City Councillor Francis "Mickey" Roache was presented with an award from his colleagues on the council in 1999. Reporter file photo
By Charles Burke
Francis “Mickey” Roache, a longtime Boston police officer who was commissioner of the department in the late 1980s and early 1990s and later sat on the City Council and served as the Suffolk County Registrar of Deeds, died early this week at age 82. The remembrance that follows was written by his longtime aide, Charles Burke.
As we approach Christmas week and look forward to spending time with our families, please keep the family of Francis “Mickey” Roache in your prayers. This son of Boston, who passed away on Monday had a profound impact on the city of Boston.
A graduate of South Boston High School, Class of 1964, he served in the Marines before joining the Boston Police Department in 1968.
In 1978, he was designated to head up the newly formed Community Disorders Unit. He was promoted to acting lieutenant in 1983, and named police commissioner by Mayor Raymond L. Flynn in 1985. He served in that role until 1993 when he made an unsuccessful run for mayor.
The people of Boston showed their appreciation for Roache’s service by electing him to the Boston City Council two years later, as he earned more votes than all others seeking the council. He repeated that feat three more times before he was elected Suffolk County Registrar of Deeds, a post he held until 2015.
I had the honor of working with Mickey. First, at the Boston Police Department as the deputy director of Administrative Services, and later as his chief of staff at the Boston City Council.
Mickey and I were close for a few years. He once told me that he considered himself “a late bloomer.” I will always appreciate his work ethic and his smile.
He was not someone who wanted the spotlight, attention, or even the credit. He just wanted to serve. As commissioner, he served our city during some difficult years. He told me,” I never imagined being police commissioner or running for office, but I was honored to have done both.”
Being the commissioner is a difficult job. Only those who have actually sat in that chair can truly understand the toll it takes on them and their families. Running for citywide public office is grueling in its own right, but Mickey did it with ease because he knew the city and its people so well.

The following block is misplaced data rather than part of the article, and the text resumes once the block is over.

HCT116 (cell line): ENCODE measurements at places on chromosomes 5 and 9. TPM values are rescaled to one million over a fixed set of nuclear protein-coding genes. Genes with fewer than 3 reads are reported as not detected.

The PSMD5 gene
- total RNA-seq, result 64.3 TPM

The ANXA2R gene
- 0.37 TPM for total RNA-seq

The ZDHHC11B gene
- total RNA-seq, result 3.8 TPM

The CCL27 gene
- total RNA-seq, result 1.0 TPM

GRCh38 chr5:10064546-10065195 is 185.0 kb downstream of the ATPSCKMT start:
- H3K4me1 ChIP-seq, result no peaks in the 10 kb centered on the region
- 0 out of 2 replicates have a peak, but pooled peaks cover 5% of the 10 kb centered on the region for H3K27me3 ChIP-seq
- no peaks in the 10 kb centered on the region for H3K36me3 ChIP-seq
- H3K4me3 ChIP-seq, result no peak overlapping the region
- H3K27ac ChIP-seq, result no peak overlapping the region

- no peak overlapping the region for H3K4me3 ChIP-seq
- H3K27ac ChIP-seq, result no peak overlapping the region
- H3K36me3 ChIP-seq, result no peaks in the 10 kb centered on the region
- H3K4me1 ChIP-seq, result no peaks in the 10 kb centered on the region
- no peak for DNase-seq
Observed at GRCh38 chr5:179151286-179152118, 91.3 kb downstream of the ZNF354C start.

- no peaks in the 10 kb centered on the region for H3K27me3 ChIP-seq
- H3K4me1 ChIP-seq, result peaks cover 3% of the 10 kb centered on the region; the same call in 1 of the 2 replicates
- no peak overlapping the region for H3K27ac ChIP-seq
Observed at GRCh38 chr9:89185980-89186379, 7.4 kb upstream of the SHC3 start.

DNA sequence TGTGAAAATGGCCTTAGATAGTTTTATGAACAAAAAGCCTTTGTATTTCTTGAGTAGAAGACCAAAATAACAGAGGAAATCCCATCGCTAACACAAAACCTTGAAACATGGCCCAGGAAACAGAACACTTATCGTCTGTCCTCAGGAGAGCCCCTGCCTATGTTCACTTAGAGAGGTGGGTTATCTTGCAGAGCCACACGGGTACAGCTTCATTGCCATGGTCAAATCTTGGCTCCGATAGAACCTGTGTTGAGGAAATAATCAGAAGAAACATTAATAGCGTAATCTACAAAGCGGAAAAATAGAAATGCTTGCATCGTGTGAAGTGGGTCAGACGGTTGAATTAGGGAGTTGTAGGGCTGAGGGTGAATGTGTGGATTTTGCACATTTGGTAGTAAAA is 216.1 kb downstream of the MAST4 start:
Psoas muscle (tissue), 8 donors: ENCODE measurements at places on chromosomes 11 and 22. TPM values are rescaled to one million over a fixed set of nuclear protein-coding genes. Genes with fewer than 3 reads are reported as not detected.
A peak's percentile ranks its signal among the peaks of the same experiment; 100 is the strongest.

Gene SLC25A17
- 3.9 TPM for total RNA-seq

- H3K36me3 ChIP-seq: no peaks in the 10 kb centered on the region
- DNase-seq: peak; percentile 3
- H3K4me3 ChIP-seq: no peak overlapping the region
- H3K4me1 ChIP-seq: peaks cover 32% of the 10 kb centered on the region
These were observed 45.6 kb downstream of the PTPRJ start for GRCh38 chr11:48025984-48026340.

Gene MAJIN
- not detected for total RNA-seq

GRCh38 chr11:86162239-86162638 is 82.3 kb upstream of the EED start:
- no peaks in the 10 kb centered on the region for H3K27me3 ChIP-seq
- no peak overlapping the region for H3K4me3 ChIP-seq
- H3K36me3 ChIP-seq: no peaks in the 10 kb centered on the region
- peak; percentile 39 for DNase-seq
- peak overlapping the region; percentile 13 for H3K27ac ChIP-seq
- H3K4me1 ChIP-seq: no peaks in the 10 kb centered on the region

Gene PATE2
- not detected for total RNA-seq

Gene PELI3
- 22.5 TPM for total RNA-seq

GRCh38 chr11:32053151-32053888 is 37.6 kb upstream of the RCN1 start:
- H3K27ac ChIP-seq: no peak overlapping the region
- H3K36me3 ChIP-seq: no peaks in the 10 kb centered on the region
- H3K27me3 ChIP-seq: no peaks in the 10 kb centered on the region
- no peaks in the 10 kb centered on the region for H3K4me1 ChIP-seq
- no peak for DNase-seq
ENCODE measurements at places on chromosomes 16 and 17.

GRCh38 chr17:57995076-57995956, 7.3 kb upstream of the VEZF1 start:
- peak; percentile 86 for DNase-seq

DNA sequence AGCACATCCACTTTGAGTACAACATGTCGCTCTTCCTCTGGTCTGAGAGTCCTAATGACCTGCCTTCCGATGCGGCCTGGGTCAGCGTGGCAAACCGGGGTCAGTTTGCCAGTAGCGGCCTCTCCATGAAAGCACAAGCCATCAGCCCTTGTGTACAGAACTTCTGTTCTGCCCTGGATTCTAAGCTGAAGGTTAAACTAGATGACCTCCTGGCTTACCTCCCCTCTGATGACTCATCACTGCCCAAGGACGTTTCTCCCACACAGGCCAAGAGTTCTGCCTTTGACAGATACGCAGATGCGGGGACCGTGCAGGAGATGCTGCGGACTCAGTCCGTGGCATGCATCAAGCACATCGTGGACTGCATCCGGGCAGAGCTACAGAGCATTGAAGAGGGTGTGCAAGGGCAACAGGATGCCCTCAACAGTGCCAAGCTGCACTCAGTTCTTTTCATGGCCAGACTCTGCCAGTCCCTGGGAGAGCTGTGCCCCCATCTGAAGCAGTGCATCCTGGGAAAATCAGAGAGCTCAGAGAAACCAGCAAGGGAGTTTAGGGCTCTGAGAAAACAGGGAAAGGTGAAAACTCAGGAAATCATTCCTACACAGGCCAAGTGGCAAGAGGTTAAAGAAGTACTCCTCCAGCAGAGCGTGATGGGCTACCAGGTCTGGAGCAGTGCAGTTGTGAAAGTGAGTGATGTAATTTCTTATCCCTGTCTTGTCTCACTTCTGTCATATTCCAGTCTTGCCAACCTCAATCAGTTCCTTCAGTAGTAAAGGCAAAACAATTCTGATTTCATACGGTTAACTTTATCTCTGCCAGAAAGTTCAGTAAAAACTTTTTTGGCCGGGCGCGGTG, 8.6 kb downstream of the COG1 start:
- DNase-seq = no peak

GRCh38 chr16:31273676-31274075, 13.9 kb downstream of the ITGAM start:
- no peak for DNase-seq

I admired Roache in the way he was a visible and approachable public figure. He had a great heart and was a good listener. When tragedy struck and news had to be delivered to a family that their child would not be coming home, he was a compassionate messenger who seemed at that point to have lost a piece of himself as well with the death of a young one happening on his watch.
As time moves on, we sometimes overlook the truth of our history. The 1970s were a tough period for the city of Boston, and the images that portrayed us around the world created scars for Boston that remain in place today.
Mickey Roache and Mayor Ray Flynn dedicated themselves to healing those wounds throughout the 1980’s. They were approachable and extended helping hands to all who needed it. They changed the direction of the city by bringing government to the people through the inception of community policing.
While the 1980’s were not all that long ago, the work of devoted public servants like Commissioner Roache, Mayor Flynn and so many others is either unknown or forgotten by many Bostonians. They played a significant role in improving race relations across the city and we still feel the impacts of their work today.
When Mickey sought a seat on the City Council, his slogan was from the TV show “Friends” – “I’ll be there for you.”
Well, Mickey, you were there for us. A leader, a listener, and a friend. You made Boston a better place, and we thank you.